Florida St continues rise with another good season
Leonard Hamilton has achieved in rebuilding Florida State. Now
he’s trying to make the Seminoles a perennial fixture on the
collegiate basketball scene.
The Seminoles have won 20 or more games in five of the last six
years, including the past three seasons. They capped that run by
advancing to the regional semifinals of the NCAA tournament before
losing to upstart VCU in overtime last Friday.
”We’re not surprised that we were in a position to go to the
Elite Eight,” Hamilton said in summarizing the season. ”Over the
last six years we’ve consistently gotten better, and that’s one
reason we are where we are.”
During that time, Florida State is 131-69. In the last three
seasons they’re 70-31, including 31-17 in the ACC, trailing only
traditional powerhouses Duke and North Carolina. The Seminoles have
earned a bye in first round ACC tournament in each of the last
It’s paid off in attendance that has swelled by an average of
more than 4,000 fans a game since Steve Robinson’s last season in
2001-02. The average of 9,327 this season also surpassed the
previous high of the 1992-93 team that reached the Elite Eight.
With a veteran team returning, Hamilton is confident that better
times are ahead.
”We’re not going to be satisfied just going to the Sweet 16,”
Hamilton said. ”The future is bright for us.”
And with more fans, expectations are also heightened.
Tallahassee attorney Brian Bibeau, a season ticket-holder since
1979, was thrilled with the season in spite of the heartbreaking
loss to VCU.
”We’re on the way up,” said Bibeau, who noted that it was only
a few years ago when the Seminoles were ”the laughingstock of the
Indeed, Hamilton inherited a program in shambles in 2002. The
Seminoles were 46-72 the previous four years and 21-43 in league
Bibeau, who went to law school at Duke, is rabid about ACC hoops
and glad to see the Seminoles competitive again.
”Those teams don’t want to see us come into their house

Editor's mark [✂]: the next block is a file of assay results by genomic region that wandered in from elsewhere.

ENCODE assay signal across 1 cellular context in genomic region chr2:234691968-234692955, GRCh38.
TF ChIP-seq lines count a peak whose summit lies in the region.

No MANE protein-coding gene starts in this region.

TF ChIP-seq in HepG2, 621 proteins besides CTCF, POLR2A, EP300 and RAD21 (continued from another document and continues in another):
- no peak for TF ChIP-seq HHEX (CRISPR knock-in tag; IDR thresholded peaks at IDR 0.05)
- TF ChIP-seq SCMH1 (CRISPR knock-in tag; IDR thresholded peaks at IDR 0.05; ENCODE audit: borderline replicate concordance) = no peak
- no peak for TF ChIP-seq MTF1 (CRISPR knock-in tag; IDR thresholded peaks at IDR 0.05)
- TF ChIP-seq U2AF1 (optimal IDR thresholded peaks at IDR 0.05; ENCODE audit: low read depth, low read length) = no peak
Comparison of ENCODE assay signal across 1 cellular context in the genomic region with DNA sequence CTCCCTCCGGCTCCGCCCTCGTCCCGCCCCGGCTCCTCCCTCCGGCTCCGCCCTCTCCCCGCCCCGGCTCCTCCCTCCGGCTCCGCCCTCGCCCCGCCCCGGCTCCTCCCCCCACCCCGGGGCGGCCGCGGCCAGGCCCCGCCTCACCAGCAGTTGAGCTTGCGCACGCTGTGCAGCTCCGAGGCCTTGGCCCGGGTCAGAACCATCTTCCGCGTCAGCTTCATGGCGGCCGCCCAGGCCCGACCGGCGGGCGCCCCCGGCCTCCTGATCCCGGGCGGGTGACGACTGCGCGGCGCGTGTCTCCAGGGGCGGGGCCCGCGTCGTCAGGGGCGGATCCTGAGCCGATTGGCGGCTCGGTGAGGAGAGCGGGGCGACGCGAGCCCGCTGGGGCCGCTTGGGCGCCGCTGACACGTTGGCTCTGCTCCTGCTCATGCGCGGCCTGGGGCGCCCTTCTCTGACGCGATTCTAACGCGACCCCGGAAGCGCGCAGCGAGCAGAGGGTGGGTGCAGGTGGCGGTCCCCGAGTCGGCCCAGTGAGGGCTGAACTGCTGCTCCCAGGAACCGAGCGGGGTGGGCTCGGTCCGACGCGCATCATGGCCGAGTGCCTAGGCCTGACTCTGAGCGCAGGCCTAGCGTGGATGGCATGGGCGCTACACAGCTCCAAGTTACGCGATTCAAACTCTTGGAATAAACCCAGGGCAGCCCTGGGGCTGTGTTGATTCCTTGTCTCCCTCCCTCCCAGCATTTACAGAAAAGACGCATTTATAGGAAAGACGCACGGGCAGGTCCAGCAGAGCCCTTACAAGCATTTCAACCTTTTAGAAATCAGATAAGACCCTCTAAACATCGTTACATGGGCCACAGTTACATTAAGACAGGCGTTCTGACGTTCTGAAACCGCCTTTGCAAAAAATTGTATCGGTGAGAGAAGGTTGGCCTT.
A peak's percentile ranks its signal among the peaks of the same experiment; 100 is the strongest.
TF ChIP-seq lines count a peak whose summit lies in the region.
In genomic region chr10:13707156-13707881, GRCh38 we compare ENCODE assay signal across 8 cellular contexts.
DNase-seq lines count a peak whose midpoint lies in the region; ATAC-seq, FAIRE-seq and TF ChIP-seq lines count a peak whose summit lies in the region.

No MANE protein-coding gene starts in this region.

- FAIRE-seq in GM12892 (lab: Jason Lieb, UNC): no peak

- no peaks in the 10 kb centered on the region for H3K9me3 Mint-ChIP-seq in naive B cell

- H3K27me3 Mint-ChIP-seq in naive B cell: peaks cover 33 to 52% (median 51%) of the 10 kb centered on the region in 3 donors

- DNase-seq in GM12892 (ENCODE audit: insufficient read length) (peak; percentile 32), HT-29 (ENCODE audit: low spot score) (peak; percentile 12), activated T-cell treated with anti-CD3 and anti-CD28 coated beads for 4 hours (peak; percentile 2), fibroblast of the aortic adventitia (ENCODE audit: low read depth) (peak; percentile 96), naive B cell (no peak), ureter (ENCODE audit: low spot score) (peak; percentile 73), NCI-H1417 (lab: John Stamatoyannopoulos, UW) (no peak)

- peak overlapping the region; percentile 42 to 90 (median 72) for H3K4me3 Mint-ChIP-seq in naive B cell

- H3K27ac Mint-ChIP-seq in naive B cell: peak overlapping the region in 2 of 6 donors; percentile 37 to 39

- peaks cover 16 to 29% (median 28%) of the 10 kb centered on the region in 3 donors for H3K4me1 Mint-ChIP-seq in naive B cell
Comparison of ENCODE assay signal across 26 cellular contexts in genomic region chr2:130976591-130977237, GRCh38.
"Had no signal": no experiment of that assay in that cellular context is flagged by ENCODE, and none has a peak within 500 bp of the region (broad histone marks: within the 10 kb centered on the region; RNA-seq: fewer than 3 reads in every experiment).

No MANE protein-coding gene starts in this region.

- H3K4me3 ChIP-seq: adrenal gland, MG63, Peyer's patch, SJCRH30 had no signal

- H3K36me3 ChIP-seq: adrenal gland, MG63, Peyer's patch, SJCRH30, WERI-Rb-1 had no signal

anymore,” he said. ”Thy don’t want any part of us. We’ve got a
senior team next year. Let’s lay it on some people.”
The Seminoles lose one senior, Derwin Kitchen, although junior
forward Chris Singleton – the team’s top scorer and rebounder – is
expected to leave early for the NFL draft.
Everyone else returns, starting with a giant front line made up
of 6-foot-10 Bernard James, 6-11 Xavier Gibson and 7-footer Jon
Kreft. They’ll be joined by guards Deividas Dulkys and Luke Loucks
in next season’s senior class.
Rising sophomores Okaro White and Ian Miller, and juniors
Terrance Shannon and Michael Snaer, provide the remainder of the
All eight returners played extensively during the season.
Hamilton’s recruiting class includes the North Carolina high
school Player of the Year, Terry Whisnant, an outside shooter who
averaged 31.7 points this season. He also signed forward Antwan
Space from DeSoto, Texas, guard Aaron Thomas from Cincinnati and
junior college center Kiel Turpin, son of the late Kentucky great,
After three straight trips to the NCAA tournament, Hamilton
believes the Seminoles are on the precipice of becoming a perennial
factor in the ACC and nationally.
But it’s getting to that top step that’s difficult.
Former Florida State football coach Bobby Bowden had good teams
– really good teams – for several years and seemed to fall just
short of winning a national championship before finally breaking
through. Now, Hamilton is in a similar position.
”Our goal is to reach our potential,” he said. ”Then we will
accept what happens.”
Bowden’s patience paid off in 1993 when he won the first of two
national championships in the wake of a half dozen near misses.
That came in his 18th season at Florida State. He added another
national title six years later.
It’ll be 40 years next season since the Seminoles made it to a
Final Four, when they lost to UCLA in the 1972 national
Could Florida State do it again?
”We still have a lot more in the tank,” Hamilton said. ”We
can be an improved basketball team.”